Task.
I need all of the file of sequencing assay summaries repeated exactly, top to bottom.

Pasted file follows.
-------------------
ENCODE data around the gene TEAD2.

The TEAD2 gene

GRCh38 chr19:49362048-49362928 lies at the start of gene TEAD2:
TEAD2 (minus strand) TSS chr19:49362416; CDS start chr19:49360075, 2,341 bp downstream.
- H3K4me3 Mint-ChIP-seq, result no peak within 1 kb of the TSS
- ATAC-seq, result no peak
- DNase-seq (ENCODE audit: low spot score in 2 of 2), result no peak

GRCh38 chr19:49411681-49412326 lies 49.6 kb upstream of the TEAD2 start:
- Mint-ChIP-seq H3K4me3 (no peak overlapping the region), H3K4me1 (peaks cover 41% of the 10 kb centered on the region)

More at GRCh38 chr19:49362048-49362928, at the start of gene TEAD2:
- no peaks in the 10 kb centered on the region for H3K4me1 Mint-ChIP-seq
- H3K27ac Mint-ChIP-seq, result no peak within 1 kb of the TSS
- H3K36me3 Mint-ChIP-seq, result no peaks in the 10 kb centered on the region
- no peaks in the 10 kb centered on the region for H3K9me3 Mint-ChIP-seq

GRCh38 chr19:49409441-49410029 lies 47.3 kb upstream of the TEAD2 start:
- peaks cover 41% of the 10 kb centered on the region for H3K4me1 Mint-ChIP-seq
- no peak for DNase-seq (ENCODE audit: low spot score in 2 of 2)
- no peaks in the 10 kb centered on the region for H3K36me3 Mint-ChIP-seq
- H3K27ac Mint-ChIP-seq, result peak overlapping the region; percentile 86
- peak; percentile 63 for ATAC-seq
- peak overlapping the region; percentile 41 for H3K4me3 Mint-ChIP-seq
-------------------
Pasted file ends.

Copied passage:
ENCODE data around the gene TEAD2.

The TEAD2 gene

GRCh38 chr19:49362048-49362928 lies at the start of gene TEAD2:
TEAD2 (minus strand) TSS chr19:49362416; CDS start chr19:49360075, 2,341 bp downstream.
- H3K4me3 Mint-ChIP-seq, result no peak within 1 kb of the TSS
- ATAC-seq, result no peak
- DNase-seq (ENCODE audit: low spot score in 2 of 2), result no peak

GRCh38 chr19:49411681-49412326 lies 49.6 kb upstream of the TEAD2 start:
- Mint-ChIP-seq H3K4me3 (no peak overlapping the region), H3K4me1 (peaks cover 41% of the 10 kb centered on the region)

More at GRCh38 chr19:49362048-49362928, at the start of gene TEAD2:
- no peaks in the 10 kb centered on the region for H3K4me1 Mint-ChIP-seq
- H3K27ac Mint-ChIP-seq, result no peak within 1 kb of the TSS
- H3K36me3 Mint-ChIP-seq, result no peaks in the 10 kb centered on the region
- no peaks in the 10 kb centered on the region for H3K9me3 Mint-ChIP-seq

GRCh38 chr19:49409441-49410029 lies 47.3 kb upstream of the TEAD2 start:
- peaks cover 41% of the 10 kb centered on the region for H3K4me1 Mint-ChIP-seq
- no peak for DNase-seq (ENCODE audit: low spot score in 2 of 2)
- no peaks in the 10 kb centered on the region for H3K36me3 Mint-ChIP-seq
- H3K27ac Mint-ChIP-seq, result peak overlapping the region; percentile 86
- peak; percentile 63 for ATAC-seq
- peak overlapping the region; percentile 41 for H3K4me3 Mint-ChIP-seq